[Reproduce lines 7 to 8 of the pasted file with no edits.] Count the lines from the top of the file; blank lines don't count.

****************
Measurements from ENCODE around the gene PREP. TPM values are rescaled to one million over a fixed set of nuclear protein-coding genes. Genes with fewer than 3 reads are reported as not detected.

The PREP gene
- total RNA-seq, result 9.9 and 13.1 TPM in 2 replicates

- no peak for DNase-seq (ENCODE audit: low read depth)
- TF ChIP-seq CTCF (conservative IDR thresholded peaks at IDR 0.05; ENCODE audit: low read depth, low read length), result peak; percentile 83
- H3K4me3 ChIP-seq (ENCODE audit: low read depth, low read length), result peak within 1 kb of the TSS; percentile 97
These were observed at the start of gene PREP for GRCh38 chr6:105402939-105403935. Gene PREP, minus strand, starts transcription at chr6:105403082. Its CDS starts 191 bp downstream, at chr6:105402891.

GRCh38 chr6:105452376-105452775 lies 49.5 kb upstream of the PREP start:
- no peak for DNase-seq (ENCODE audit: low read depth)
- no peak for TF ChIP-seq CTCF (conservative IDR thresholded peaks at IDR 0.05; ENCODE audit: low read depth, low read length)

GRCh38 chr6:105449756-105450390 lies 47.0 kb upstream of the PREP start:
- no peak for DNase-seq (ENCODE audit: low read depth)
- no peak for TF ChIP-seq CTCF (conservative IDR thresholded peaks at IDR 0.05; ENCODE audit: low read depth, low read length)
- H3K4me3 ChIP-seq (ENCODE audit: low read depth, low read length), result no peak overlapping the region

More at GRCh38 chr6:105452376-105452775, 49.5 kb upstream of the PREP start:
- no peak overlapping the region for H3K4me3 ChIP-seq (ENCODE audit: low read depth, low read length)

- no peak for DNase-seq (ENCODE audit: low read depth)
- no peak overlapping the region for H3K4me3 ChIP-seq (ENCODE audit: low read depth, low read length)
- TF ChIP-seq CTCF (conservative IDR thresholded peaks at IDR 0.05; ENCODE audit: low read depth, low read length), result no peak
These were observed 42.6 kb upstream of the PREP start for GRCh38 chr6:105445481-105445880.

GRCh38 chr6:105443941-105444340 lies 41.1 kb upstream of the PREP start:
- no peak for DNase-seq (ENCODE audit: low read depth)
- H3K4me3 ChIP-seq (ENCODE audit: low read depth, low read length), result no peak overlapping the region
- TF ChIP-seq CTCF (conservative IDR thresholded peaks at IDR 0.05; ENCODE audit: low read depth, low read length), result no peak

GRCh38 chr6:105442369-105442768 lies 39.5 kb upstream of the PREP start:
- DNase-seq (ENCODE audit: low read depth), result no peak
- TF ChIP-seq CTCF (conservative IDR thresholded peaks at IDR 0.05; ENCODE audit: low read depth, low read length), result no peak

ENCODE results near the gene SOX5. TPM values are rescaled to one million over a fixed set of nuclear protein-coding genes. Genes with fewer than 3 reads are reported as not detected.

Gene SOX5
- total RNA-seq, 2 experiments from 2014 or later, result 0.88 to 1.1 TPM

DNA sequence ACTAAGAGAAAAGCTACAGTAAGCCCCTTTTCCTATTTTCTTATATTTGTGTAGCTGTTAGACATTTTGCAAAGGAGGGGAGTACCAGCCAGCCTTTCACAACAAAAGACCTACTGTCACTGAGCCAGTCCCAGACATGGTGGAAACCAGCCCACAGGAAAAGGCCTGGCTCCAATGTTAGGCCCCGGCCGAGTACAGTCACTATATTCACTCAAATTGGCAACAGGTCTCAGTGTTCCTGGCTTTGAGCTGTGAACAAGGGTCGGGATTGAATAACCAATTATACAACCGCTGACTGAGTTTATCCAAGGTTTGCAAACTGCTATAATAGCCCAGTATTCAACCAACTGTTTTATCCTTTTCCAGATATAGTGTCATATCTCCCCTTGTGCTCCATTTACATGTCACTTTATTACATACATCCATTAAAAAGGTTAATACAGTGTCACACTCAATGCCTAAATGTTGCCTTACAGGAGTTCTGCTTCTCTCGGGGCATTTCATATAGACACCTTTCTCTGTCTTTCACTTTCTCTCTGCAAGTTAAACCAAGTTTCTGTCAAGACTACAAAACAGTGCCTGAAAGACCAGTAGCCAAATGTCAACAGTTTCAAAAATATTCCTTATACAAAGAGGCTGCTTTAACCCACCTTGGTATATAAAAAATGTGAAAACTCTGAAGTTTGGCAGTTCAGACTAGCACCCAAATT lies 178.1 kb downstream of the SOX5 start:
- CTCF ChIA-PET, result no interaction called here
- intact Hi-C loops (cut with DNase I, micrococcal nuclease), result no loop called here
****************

These were observed at the start of gene PREP for GRCh38 chr6:105402939-105403935. Gene PREP, minus strand, starts transcription at chr6:105403082. Its CDS starts 191 bp downstream, at chr6:105402891.

GRCh38 chr6:105452376-105452775 lies 49.5 kb upstream of the PREP start: